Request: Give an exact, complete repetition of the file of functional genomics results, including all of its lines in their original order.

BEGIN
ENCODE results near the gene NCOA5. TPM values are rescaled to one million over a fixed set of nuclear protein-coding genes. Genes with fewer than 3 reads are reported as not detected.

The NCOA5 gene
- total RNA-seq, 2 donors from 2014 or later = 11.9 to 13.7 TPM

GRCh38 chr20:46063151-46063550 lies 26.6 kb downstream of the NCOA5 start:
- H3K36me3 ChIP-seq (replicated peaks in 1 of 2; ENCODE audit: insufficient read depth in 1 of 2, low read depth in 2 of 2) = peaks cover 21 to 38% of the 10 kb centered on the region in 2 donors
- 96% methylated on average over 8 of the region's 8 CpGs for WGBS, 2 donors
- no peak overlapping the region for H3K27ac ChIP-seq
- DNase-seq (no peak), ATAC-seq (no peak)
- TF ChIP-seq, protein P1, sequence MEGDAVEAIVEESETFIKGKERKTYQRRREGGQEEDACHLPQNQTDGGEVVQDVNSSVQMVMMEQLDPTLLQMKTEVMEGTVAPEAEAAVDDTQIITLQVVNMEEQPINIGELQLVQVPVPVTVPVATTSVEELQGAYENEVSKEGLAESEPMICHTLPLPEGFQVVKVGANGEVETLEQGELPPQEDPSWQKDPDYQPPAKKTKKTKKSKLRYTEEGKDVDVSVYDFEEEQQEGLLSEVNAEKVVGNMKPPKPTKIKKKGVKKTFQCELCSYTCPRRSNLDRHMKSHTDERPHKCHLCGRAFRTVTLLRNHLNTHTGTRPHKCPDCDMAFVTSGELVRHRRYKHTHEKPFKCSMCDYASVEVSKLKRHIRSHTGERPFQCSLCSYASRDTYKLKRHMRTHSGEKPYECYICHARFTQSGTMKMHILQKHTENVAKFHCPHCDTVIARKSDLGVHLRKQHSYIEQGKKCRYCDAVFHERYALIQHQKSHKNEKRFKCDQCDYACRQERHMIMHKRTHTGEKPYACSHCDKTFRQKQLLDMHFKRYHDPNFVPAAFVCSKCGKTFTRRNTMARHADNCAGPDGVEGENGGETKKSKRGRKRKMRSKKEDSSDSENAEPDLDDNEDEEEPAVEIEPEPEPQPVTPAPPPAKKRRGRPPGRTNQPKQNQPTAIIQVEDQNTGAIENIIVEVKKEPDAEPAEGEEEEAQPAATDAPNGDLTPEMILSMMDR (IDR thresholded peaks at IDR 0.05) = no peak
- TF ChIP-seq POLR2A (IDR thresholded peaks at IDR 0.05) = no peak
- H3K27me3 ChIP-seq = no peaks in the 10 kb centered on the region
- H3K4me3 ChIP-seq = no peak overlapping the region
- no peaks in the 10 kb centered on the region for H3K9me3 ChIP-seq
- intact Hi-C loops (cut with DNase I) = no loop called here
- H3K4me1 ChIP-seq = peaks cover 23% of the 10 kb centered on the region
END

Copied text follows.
ENCODE results near the gene NCOA5. TPM values are rescaled to one million over a fixed set of nuclear protein-coding genes. Genes with fewer than 3 reads are reported as not detected.

The NCOA5 gene
- total RNA-seq, 2 donors from 2014 or later = 11.9 to 13.7 TPM

GRCh38 chr20:46063151-46063550 lies 26.6 kb downstream of the NCOA5 start:
- H3K36me3 ChIP-seq (replicated peaks in 1 of 2; ENCODE audit: insufficient read depth in 1 of 2, low read depth in 2 of 2) = peaks cover 21 to 38% of the 10 kb centered on the region in 2 donors
- 96% methylated on average over 8 of the region's 8 CpGs for WGBS, 2 donors
- no peak overlapping the region for H3K27ac ChIP-seq
- DNase-seq (no peak), ATAC-seq (no peak)
- TF ChIP-seq, protein P1, sequence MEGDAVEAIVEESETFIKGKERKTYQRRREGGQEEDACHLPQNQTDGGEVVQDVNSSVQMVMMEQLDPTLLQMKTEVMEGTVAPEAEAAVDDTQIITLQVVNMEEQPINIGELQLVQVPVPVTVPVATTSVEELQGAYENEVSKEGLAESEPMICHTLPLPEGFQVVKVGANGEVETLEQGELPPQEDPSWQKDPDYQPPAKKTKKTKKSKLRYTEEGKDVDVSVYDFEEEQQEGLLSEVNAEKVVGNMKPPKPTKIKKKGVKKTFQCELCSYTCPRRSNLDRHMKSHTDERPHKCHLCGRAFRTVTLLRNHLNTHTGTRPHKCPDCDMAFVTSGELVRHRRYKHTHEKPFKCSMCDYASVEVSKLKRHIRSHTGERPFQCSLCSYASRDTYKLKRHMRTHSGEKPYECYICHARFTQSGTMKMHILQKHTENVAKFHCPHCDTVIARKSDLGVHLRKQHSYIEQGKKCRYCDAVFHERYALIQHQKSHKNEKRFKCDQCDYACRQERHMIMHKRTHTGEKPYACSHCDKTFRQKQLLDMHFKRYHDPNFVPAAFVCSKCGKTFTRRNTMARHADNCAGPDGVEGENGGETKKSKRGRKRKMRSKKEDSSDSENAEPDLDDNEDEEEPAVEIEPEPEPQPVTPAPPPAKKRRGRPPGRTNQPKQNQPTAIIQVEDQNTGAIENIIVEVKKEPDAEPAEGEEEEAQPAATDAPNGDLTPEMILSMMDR (IDR thresholded peaks at IDR 0.05) = no peak
- TF ChIP-seq POLR2A (IDR thresholded peaks at IDR 0.05) = no peak
- H3K27me3 ChIP-seq = no peaks in the 10 kb centered on the region
- H3K4me3 ChIP-seq = no peak overlapping the region
- no peaks in the 10 kb centered on the region for H3K9me3 ChIP-seq
- intact Hi-C loops (cut with DNase I) = no loop called here
- H3K4me1 ChIP-seq = peaks cover 23% of the 10 kb centered on the region